Opposition Parties Build Bridges Among Tribes

ETHNICITY IN AFRICAN POLITICS. ETHNIC nationalism has emerged as a powerful factor in world politics as communist or authoritarian governments have collapsed in places such as the former Soviet Union, Yugoslavia, and Somalia. But it remains little understood, especially in the Afircan context, where the tribalism label leads to easy misperceptions. Here, and on the opinion pages, the Monitor explores the relationship between ethnicity and African politics. KENYA

THROUGHOUT his 14 years in power, President Daniel arap Moi has justified one-party rule by arguing that a multiparty state would disintegrate into tribe-based power struggles.

At first glance, the year-long run-up to tomorrow's democratic elections - the first multiparty ballot since 1966 - would seem to support this contention.

Since last December, when President Moi bowed to domestic and international pressure to lift a ban on opposition parties and allow multiparty elections, hundreds have died and thousands been displaced by tribal fighting. About 35 people died earlier this month in tribal attacks about 150 miles north of here. At least eight people were killed in tribal clashes near Eldoret in the west.

But Kenya has not seen the kind of mass proliferation of tribe-based opposition parties that Moi once predicted. In fact, one of the main emergent opposition parties has attempted to build a coalition between two of Kenya's major tribes.

Politicians "are primarily to blame, and not their followers," for stirring tribal tensions, says Arthur Eshiwani, senior law lecturer at the University of Nairobi.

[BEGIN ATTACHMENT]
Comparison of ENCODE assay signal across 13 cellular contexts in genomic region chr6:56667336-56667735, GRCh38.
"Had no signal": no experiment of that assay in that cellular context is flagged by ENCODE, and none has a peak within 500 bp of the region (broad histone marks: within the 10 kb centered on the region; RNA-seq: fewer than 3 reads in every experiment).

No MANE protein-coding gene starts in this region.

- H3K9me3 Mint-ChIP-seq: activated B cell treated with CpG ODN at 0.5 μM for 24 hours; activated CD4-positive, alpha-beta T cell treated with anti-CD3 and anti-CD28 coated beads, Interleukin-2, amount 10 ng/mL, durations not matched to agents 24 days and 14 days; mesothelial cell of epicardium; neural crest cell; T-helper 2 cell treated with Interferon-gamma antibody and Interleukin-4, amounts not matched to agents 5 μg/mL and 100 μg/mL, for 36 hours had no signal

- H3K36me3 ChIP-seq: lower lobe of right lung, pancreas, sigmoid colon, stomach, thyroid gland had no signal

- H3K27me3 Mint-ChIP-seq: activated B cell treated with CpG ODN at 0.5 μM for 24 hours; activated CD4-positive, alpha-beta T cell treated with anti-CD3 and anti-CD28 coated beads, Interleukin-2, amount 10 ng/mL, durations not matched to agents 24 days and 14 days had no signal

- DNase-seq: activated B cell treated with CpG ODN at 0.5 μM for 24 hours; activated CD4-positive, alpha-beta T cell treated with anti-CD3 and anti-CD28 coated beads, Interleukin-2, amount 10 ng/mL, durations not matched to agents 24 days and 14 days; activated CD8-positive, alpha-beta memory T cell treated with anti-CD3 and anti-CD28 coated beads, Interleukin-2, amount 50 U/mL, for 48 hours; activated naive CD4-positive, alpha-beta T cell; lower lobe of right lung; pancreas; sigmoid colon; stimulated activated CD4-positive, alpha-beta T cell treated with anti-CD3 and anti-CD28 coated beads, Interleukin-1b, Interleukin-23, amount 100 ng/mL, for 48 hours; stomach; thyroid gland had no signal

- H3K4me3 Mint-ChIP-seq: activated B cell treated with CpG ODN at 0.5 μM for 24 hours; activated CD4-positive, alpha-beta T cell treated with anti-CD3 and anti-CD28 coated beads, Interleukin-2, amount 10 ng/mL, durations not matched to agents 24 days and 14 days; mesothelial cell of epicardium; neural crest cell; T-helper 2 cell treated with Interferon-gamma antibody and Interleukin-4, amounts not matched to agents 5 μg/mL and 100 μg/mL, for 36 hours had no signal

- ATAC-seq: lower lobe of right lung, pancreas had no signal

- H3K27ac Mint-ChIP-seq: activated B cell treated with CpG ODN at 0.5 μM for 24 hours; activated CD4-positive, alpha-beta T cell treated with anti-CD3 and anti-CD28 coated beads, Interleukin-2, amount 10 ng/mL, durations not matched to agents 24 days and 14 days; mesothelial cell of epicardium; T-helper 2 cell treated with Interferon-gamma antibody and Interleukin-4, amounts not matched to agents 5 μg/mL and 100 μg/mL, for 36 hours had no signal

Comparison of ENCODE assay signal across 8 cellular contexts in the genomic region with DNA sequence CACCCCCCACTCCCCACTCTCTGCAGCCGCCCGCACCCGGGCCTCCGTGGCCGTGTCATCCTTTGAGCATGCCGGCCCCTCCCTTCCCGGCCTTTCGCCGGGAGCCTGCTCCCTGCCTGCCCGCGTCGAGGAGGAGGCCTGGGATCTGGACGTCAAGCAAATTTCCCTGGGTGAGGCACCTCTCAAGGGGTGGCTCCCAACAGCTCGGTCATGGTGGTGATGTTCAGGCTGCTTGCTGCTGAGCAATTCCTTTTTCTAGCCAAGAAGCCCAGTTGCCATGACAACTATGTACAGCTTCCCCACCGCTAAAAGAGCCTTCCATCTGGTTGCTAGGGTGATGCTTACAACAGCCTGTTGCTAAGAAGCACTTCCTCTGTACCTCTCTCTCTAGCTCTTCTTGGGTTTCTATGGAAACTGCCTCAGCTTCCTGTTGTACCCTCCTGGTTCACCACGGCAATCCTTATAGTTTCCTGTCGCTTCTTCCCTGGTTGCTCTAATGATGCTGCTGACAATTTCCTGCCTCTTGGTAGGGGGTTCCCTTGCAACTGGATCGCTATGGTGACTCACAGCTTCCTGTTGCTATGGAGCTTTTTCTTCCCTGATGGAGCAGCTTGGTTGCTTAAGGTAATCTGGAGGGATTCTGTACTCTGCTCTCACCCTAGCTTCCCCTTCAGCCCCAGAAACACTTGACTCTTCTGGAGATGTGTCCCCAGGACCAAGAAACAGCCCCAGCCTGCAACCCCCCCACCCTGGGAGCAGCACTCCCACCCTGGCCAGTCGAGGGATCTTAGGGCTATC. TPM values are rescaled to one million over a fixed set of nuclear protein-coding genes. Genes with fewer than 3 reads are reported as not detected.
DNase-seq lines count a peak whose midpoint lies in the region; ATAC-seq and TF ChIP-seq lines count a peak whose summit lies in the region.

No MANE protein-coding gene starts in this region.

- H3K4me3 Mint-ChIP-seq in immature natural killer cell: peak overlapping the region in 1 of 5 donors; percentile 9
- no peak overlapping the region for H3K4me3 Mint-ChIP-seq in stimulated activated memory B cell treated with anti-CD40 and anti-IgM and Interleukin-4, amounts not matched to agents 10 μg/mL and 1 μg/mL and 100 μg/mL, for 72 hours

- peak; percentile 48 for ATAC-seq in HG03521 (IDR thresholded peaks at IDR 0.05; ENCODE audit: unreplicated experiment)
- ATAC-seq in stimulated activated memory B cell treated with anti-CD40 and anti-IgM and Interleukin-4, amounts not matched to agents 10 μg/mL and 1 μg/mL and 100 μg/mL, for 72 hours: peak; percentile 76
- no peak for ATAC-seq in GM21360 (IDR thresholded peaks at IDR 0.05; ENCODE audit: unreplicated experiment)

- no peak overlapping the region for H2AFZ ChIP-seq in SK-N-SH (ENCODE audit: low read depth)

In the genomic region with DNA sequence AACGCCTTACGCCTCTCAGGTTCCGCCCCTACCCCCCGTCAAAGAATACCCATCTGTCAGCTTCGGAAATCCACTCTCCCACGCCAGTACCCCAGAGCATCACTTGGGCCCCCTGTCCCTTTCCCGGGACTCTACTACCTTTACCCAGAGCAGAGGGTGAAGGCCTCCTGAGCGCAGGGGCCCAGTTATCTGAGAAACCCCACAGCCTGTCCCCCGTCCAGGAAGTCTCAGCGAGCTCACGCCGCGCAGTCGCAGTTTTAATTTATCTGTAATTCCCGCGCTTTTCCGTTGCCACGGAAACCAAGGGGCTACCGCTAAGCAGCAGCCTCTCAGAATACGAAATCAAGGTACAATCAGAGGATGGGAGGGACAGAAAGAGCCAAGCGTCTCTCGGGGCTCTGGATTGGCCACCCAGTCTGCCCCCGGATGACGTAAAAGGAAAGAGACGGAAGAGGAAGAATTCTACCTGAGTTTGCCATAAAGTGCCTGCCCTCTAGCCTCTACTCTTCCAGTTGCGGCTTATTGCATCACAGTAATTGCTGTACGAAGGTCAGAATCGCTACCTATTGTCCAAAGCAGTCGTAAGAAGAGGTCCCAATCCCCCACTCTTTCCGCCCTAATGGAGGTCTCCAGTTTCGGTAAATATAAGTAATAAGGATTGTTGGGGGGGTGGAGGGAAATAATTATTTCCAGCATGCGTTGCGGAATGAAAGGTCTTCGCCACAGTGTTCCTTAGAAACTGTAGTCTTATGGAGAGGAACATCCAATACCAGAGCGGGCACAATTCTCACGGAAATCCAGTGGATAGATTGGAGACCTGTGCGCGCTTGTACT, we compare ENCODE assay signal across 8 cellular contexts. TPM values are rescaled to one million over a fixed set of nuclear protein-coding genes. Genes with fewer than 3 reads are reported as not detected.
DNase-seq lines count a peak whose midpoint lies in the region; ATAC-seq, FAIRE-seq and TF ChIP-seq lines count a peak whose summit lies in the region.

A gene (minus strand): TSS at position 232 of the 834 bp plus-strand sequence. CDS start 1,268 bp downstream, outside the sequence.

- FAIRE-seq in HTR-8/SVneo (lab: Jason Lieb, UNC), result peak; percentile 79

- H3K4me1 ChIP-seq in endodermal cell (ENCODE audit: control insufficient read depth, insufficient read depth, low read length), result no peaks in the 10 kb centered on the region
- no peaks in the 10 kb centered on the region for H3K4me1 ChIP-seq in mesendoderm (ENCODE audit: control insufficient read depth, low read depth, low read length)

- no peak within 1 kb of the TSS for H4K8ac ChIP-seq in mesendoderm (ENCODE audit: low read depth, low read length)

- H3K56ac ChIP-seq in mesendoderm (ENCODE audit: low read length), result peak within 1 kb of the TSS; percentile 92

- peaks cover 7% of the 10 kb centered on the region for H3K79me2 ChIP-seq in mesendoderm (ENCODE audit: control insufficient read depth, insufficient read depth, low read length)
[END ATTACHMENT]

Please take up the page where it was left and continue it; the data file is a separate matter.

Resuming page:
Kenya has more than 35 tribes, Dr. Eshiwani says. The 1983 report, edited by Harold Nelson, "Kenya: A Country Study" listed the top five, and their percentages of population, as: Kikuyu (21.2 percent); Luhya, consisting of 16 groups (14 percent); Luo (12.9 percent); Kamba (11.4 percent); and Kalenjin, consisting of about seven groups (10.9 percent).

In African states where authoritarian rule has been weakened by multiparty reforms, politicians have sought votes on an ethnic basis, often with violent results, analysts say. This has been the case in Kenya.

A parliamentary report this fall linked the clashes to tribalist statements by politicians seeking support from their tribe by fanning fears of other tribes that had been rivals for years over such issues as land ownership. The recent clashes in Eldoret came within a week after a candidate of Moi's Kenya African National Union reportedly told a press conference that no opposition candidates would be allowed to campaign in his district.

One of the more discontented tribes is the Luo. Under Kenya's first president, Jomo Kenyatta, who was a Kikuyu, Luos were shut out of government. While Moi has hired more Luos in his government, Vice President George Saitoti recently hinted that Luos could be left out if they did not support Moi at the polls.

One main opposition party, the Forum for the Restoration of Democracy-Kenya, has tried to build bridges between the Luo and the Kikuyu. The party's presidential candidate is Oginga Odinga, a Luo who was detained by Kenyatta in late 1969. His running mate, Paul Muite, is a Kikuyu.

But 14 years after Kenyatta's death, Luos still are unlikely to vote for a Kikuyu, fearing complete loss of influence, says well-respected Kenyan journalist, Pius Nyamora. And Kikuyus remain unlikely to vote for a Luo.

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